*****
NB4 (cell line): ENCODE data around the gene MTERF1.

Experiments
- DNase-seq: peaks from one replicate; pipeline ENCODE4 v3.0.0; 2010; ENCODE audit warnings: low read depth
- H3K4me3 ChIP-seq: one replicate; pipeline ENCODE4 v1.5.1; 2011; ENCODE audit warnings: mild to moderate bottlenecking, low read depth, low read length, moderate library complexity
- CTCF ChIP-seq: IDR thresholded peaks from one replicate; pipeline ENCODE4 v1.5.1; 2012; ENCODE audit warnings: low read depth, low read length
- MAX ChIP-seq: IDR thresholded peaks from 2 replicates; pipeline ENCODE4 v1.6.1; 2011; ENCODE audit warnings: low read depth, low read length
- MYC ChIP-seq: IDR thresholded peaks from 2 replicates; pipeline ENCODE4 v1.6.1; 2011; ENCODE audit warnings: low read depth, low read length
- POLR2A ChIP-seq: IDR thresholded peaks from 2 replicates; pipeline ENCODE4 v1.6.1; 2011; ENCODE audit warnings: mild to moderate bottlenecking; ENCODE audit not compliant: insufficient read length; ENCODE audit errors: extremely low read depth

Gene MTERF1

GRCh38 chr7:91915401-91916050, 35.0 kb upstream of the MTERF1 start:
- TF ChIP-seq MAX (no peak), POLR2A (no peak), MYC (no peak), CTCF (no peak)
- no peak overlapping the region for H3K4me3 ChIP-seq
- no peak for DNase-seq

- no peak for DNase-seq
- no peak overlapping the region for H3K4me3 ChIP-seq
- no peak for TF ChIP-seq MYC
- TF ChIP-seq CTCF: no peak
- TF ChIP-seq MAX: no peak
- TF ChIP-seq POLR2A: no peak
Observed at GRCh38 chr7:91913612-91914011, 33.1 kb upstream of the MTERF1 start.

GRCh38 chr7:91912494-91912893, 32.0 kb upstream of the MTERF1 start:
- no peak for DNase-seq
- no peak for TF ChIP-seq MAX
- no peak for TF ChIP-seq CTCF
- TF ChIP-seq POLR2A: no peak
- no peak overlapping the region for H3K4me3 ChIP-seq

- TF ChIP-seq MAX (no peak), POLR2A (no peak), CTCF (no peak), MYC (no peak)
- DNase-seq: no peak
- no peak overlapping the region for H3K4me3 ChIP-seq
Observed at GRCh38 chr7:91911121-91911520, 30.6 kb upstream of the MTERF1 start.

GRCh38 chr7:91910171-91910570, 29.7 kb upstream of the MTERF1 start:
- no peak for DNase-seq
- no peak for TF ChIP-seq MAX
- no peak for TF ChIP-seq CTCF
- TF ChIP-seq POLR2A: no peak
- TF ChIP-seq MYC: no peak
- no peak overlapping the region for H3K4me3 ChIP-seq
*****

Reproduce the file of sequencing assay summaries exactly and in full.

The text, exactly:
NB4 (cell line): ENCODE data around the gene MTERF1.

Experiments
- DNase-seq: peaks from one replicate; pipeline ENCODE4 v3.0.0; 2010; ENCODE audit warnings: low read depth
- H3K4me3 ChIP-seq: one replicate; pipeline ENCODE4 v1.5.1; 2011; ENCODE audit warnings: mild to moderate bottlenecking, low read depth, low read length, moderate library complexity
- CTCF ChIP-seq: IDR thresholded peaks from one replicate; pipeline ENCODE4 v1.5.1; 2012; ENCODE audit warnings: low read depth, low read length
- MAX ChIP-seq: IDR thresholded peaks from 2 replicates; pipeline ENCODE4 v1.6.1; 2011; ENCODE audit warnings: low read depth, low read length
- MYC ChIP-seq: IDR thresholded peaks from 2 replicates; pipeline ENCODE4 v1.6.1; 2011; ENCODE audit warnings: low read depth, low read length
- POLR2A ChIP-seq: IDR thresholded peaks from 2 replicates; pipeline ENCODE4 v1.6.1; 2011; ENCODE audit warnings: mild to moderate bottlenecking; ENCODE audit not compliant: insufficient read length; ENCODE audit errors: extremely low read depth

Gene MTERF1

GRCh38 chr7:91915401-91916050, 35.0 kb upstream of the MTERF1 start:
- TF ChIP-seq MAX (no peak), POLR2A (no peak), MYC (no peak), CTCF (no peak)
- no peak overlapping the region for H3K4me3 ChIP-seq
- no peak for DNase-seq

- no peak for DNase-seq
- no peak overlapping the region for H3K4me3 ChIP-seq
- no peak for TF ChIP-seq MYC
- TF ChIP-seq CTCF: no peak
- TF ChIP-seq MAX: no peak
- TF ChIP-seq POLR2A: no peak
Observed at GRCh38 chr7:91913612-91914011, 33.1 kb upstream of the MTERF1 start.

GRCh38 chr7:91912494-91912893, 32.0 kb upstream of the MTERF1 start:
- no peak for DNase-seq
- no peak for TF ChIP-seq MAX
- no peak for TF ChIP-seq CTCF
- TF ChIP-seq POLR2A: no peak
- no peak overlapping the region for H3K4me3 ChIP-seq

- TF ChIP-seq MAX (no peak), POLR2A (no peak), CTCF (no peak), MYC (no peak)
- DNase-seq: no peak
- no peak overlapping the region for H3K4me3 ChIP-seq
Observed at GRCh38 chr7:91911121-91911520, 30.6 kb upstream of the MTERF1 start.

GRCh38 chr7:91910171-91910570, 29.7 kb upstream of the MTERF1 start:
- no peak for DNase-seq
- no peak for TF ChIP-seq MAX
- no peak for TF ChIP-seq CTCF
- TF ChIP-seq POLR2A: no peak
- TF ChIP-seq MYC: no peak
- no peak overlapping the region for H3K4me3 ChIP-seq